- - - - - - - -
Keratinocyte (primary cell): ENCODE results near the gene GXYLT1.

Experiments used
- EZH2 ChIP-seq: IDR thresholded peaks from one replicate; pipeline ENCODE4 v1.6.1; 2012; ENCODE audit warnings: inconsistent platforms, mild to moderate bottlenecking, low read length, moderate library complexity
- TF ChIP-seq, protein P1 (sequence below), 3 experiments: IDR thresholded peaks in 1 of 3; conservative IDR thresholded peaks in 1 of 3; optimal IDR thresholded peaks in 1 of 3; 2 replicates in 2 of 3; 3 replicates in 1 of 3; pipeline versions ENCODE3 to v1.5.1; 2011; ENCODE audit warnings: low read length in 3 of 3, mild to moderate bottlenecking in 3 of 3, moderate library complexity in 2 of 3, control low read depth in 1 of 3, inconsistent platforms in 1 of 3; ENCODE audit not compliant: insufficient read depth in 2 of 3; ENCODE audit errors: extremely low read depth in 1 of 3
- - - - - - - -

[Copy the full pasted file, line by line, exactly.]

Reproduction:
Keratinocyte (primary cell): ENCODE results near the gene GXYLT1.

Experiments used
- EZH2 ChIP-seq: IDR thresholded peaks from one replicate; pipeline ENCODE4 v1.6.1; 2012; ENCODE audit warnings: inconsistent platforms, mild to moderate bottlenecking, low read length, moderate library complexity
- TF ChIP-seq, protein P1 (sequence below), 3 experiments: IDR thresholded peaks in 1 of 3; conservative IDR thresholded peaks in 1 of 3; optimal IDR thresholded peaks in 1 of 3; 2 replicates in 2 of 3; 3 replicates in 1 of 3; pipeline versions ENCODE3 to v1.5.1; 2011; ENCODE audit warnings: low read length in 3 of 3, mild to moderate bottlenecking in 3 of 3, moderate library complexity in 2 of 3, control low read depth in 1 of 3, inconsistent platforms in 1 of 3; ENCODE audit not compliant: insufficient read depth in 2 of 3; ENCODE audit errors: extremely low read depth in 1 of 3